Activists call for a UN-wide policy to support and protect women human rights defenders

In front of a packed room at UN Headquarters in Geneva, Omaima Al Najjar, a woman human rights defender and political refugee from Saudi Arabia, delivered an urgent message to the Human Rights Council on Thursday February 28, 2019.

I am here with women human rights defenders from across the world to take our place in this building, where decisions about our lives, work and bodies are made. We come from feminist movements, we defend our land and territories, we confront corporate greed, patriarchy, and heteronormativity, we work in situations of conflict, and we challenge fundamentalisms in all their forms. Our struggle is for dignity, justice and rights. For this, our colleagues are being killed, tortured, disappeared, criminalised and smeared. Enough!

We are fed up of the failure to adequately address the backlash our movements are facing, including right here at the UN.

Omaima Al Najjar, speaking at the HRC40

We are fed up with leaders who spout misogyny, violence and hate against WHRDs participating in public and political affairs. We are fed up being invisible and over your lack of action on the most urgent cases requiring this Council’s attention:

  • The 18 Saudi WHRDs that continue to be in detention, with reported cases of torture and sexual violence.
  • The 49 Palestinian WHRDs who are detained in Israeli prison.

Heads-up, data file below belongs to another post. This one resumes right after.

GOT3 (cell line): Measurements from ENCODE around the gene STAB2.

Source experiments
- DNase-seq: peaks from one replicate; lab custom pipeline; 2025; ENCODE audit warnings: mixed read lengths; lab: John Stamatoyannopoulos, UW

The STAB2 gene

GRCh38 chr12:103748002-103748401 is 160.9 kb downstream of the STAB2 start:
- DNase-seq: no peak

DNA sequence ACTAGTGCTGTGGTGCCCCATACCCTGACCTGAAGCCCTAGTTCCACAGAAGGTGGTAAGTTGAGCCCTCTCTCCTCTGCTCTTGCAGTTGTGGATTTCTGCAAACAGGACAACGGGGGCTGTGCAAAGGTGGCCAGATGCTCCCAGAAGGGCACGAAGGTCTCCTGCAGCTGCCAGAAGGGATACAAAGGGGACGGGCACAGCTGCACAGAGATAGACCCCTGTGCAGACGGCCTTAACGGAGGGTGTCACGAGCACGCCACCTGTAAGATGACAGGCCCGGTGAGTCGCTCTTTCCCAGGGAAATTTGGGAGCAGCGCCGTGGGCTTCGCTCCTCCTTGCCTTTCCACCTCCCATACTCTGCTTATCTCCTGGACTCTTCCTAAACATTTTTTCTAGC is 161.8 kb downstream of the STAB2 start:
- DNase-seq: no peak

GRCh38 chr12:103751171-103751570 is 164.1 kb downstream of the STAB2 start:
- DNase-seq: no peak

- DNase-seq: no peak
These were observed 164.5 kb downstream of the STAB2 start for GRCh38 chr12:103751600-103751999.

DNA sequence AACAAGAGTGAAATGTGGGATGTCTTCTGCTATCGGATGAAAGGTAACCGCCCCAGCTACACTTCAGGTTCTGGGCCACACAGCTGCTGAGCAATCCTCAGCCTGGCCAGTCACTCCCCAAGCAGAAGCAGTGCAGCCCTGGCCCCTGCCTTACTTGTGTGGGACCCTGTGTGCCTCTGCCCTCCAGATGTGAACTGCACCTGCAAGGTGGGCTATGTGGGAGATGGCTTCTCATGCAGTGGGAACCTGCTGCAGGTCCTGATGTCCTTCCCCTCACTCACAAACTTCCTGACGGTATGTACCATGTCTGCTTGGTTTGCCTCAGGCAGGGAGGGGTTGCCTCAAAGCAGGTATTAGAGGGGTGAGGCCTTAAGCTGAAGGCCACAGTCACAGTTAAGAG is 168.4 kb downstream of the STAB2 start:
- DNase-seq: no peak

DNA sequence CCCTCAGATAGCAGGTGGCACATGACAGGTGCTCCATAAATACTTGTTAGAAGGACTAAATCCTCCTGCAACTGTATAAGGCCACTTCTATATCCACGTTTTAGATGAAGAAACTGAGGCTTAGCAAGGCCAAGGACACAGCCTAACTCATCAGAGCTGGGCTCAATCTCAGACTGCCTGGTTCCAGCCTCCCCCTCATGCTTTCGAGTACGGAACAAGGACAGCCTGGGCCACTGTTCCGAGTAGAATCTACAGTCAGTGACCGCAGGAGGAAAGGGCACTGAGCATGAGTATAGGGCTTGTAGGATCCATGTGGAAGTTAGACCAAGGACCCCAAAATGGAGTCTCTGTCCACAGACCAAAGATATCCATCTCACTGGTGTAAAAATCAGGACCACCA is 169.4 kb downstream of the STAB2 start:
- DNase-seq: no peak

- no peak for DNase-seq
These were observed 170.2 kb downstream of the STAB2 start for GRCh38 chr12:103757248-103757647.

• The 70 Nicaraguan women political prisoners.
  • The 45 Sudanese WHRDs.
  • The over 600 WHRDs in Honduras who are facing unfounded charges since 2013

We recall that existing mechanisms for protection were insufficient to prevent the murders of Berta Caceres and Marielle Franco. To date, there remains a lack of independent and impartial investigation into both cases to identify all those implicated through collusion. The Council must use the opportunity this session to adopt a strong resolution on environmental defenders that identifies clearly the role of all actors in the violence faced by environmental HRDs, as well as a clear intersectional perspective.

We thank the Special Rapporteur on human rights defenders for the report and consultative approach recognising the need to “strengthen and support women’s leadership and feminist, community-centred approaches to protection”.

To us, this means:

  • The Council fulfils its mandate to take action on credible allegations of violations against WHRDs by ensuring accountability at the international level;
  • Ending the tokenisation of our participation, and taking seriously the contributions we make;
  • Including our own cumulative knowledge on our protection needs into any human rights defenders measures and mechanisms.